Other top wines at the tasting include dark, rich Chateau Grand-Puy-Lacoste ($95), classic Chateau Lynch-Bages ($175), smooth, flavory Chateau Pichon Lalande ($230).

Sweet wines from Sauternes and Barsac are delicious. (The first growths, super seconds like the stunning Chateau Ducru-Beaucaillou, top Pomerols like Hosanna, and brilliant Chateau Pontet-Canet don’t show their wines at these UGC tastings.)

Not everyone got their wines’ balance and fruit right. Chateau Troplong Mondot ($155), like many merlot-heavy wines from Saint-Emilion, is oaky, overripe, and tastes of burnt espresso beans. It has so much alcohol -- 16 percent! -- that it smells more like a heady cocktail than wine.

Investment Funds

Olivier Bernard of Domaine de Chevalier, whose savory 2010 red ($85) is another of my favorites at the tasting, is worried about prices being too high, and blames wine investment funds.

“Wine should be drunk with a smile,” he says. “If wine lovers pay too much, they don’t smile. They may buy once without a smile, but they won’t do it a second time.”

Many didn’t. “We sold massive amounts of 2009 futures, even at high prices, but only half of that with the 2010s,” says Gary Boom, managing director of the U.K.’s Bordeaux Index, in a phone interview. “People had already spent their money.”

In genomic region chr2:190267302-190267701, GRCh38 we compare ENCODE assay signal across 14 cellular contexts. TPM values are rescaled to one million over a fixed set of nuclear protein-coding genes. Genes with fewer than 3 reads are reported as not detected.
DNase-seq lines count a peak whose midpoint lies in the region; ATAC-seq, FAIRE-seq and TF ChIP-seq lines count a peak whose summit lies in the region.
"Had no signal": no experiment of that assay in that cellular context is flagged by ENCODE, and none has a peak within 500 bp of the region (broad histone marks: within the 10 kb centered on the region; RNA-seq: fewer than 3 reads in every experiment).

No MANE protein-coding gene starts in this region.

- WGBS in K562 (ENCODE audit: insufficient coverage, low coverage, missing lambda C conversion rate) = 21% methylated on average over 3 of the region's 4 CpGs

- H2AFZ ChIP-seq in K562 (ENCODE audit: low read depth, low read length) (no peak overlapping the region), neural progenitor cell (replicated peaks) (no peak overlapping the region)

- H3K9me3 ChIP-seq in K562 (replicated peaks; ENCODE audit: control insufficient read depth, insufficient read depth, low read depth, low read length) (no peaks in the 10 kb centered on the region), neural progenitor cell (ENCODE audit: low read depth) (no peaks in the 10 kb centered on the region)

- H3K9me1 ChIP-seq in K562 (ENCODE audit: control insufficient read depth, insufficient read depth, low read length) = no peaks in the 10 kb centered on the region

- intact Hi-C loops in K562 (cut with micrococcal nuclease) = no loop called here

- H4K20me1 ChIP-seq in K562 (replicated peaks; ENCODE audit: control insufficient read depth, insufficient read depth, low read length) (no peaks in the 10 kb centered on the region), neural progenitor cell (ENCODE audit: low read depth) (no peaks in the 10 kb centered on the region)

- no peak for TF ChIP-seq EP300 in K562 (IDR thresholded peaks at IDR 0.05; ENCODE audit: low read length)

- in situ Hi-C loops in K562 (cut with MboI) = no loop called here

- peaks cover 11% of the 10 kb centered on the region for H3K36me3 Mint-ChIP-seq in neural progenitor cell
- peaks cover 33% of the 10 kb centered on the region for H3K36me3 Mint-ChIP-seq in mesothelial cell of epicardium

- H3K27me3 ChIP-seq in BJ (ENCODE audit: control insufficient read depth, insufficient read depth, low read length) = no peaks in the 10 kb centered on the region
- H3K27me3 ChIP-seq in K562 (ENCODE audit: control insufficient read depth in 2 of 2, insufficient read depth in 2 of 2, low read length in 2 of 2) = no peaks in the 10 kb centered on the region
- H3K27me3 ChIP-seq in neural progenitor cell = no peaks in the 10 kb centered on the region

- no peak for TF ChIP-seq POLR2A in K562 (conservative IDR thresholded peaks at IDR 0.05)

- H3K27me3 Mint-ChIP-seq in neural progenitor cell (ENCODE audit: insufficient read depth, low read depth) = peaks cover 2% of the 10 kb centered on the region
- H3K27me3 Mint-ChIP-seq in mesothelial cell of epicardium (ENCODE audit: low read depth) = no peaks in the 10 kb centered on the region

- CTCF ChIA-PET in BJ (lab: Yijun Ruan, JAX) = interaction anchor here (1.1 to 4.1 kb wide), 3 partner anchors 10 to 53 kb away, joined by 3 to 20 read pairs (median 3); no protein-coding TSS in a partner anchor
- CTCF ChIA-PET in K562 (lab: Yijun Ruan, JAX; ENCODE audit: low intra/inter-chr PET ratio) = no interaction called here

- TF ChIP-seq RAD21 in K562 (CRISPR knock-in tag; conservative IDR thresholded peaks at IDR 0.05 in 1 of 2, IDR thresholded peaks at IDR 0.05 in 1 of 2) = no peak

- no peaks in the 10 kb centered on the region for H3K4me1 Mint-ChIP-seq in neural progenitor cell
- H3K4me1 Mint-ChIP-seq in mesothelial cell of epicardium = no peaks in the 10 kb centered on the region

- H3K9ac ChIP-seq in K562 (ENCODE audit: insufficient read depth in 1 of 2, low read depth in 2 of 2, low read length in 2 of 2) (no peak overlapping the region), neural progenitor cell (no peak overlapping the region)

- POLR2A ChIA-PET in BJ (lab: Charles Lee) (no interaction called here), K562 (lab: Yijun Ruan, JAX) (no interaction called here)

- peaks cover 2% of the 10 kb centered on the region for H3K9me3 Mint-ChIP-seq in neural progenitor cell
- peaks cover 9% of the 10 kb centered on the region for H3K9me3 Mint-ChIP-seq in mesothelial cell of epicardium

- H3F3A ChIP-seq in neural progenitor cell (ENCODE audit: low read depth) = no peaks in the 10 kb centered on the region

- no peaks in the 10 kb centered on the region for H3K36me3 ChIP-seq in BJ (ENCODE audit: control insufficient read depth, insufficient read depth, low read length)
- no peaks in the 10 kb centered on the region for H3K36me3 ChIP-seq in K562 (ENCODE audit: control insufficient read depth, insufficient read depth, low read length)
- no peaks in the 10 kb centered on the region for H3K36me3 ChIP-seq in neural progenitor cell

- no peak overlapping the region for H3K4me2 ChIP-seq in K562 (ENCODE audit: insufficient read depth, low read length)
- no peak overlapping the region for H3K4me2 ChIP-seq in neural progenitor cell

He’s convinced wine critic Robert Parker’s high scores for the 2009s will continue to keep the 2010s in their shadow. Some negociants, he says, are starting to discount them.

Of the 110 million pounds worth of 2009 futures London-based Berry Bros & Rudd sold, 30 percent went to Hong Kong, says sales and marketing director Simon Staples. The 2010 futures brought in 67 million pounds, only 10 percent of it from Hong Kong.

Jeff Koons

I like to think Chateau Mouton-Rothschild’s artist pick to illustrate its 2010 label, American Jeff Koons, shows that the Bordelais are remembering how important the U.S. market is.

Sales of 2010 futures were down in the U.S., too. Chris Adams, CEO of New York’s Sherry-Lehmann, who sold about 30 percent less, calls trying to move the very expensive first growths ($1,000 to $1,600 a bottle) “heavy lifting.”

Chuck Hayward of online retail Bordeaux specialist JJ Buckley says they sold out of wines like Pichon Lalande, but their buyers were choosier, focusing on great values.

If you want to try top 2010s for yourself, sign up for BurdiGala on Feb. 22 in New York.

At this new annual Bordeaux celebration, chateaux like Palmer, Ducru-Beaucaillou, d’Issan, Pontet-Canet, Lynch-Bages and others will be poured at a lavish grand tasting ($250), followed by a gala dinner hosted by chef Alain Ducasse ($850).

(Elin McCoy writes on wine and spirits for Muse, the arts and leisure section of Bloomberg News. The opinions expressed are her own.)

Muse highlights include movie reviews.

To contact the writer of this story: Elin McCoy at

To contact the editor responsible for this story: Manuela Hoelterhoff in New York at